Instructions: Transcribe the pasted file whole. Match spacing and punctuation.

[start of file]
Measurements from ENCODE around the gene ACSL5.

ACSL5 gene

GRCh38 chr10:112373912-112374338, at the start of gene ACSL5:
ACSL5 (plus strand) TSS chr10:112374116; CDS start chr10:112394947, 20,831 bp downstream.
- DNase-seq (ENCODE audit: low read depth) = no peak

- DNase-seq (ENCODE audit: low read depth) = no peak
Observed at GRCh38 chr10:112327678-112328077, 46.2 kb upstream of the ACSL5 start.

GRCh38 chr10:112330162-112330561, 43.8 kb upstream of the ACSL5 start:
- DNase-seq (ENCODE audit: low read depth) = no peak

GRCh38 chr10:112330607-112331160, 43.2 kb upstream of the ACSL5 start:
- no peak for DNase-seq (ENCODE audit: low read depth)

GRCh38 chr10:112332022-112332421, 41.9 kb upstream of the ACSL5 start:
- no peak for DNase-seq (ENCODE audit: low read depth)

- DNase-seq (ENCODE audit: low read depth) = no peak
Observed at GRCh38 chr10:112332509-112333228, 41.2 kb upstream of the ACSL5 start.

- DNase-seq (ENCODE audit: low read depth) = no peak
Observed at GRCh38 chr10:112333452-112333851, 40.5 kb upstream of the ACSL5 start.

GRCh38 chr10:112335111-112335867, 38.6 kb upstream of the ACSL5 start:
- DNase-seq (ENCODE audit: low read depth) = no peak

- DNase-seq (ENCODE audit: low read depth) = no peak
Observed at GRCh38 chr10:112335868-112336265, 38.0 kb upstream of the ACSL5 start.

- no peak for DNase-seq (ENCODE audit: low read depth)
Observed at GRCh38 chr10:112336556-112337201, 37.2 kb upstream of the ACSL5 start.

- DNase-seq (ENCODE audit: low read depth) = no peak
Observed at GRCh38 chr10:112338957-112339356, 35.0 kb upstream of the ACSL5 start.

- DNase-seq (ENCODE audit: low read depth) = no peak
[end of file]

Measurements from ENCODE around the gene ACSL5.

ACSL5 gene

GRCh38 chr10:112373912-112374338, at the start of gene ACSL5:
ACSL5 (plus strand) TSS chr10:112374116; CDS start chr10:112394947, 20,831 bp downstream.
- DNase-seq (ENCODE audit: low read depth) = no peak

- DNase-seq (ENCODE audit: low read depth) = no peak
Observed at GRCh38 chr10:112327678-112328077, 46.2 kb upstream of the ACSL5 start.

GRCh38 chr10:112330162-112330561, 43.8 kb upstream of the ACSL5 start:
- DNase-seq (ENCODE audit: low read depth) = no peak

GRCh38 chr10:112330607-112331160, 43.2 kb upstream of the ACSL5 start:
- no peak for DNase-seq (ENCODE audit: low read depth)

GRCh38 chr10:112332022-112332421, 41.9 kb upstream of the ACSL5 start:
- no peak for DNase-seq (ENCODE audit: low read depth)

- DNase-seq (ENCODE audit: low read depth) = no peak
Observed at GRCh38 chr10:112332509-112333228, 41.2 kb upstream of the ACSL5 start.

- DNase-seq (ENCODE audit: low read depth) = no peak
Observed at GRCh38 chr10:112333452-112333851, 40.5 kb upstream of the ACSL5 start.

GRCh38 chr10:112335111-112335867, 38.6 kb upstream of the ACSL5 start:
- DNase-seq (ENCODE audit: low read depth) = no peak

- DNase-seq (ENCODE audit: low read depth) = no peak
Observed at GRCh38 chr10:112335868-112336265, 38.0 kb upstream of the ACSL5 start.

- no peak for DNase-seq (ENCODE audit: low read depth)
Observed at GRCh38 chr10:112336556-112337201, 37.2 kb upstream of the ACSL5 start.

- DNase-seq (ENCODE audit: low read depth) = no peak
Observed at GRCh38 chr10:112338957-112339356, 35.0 kb upstream of the ACSL5 start.

- DNase-seq (ENCODE audit: low read depth) = no peak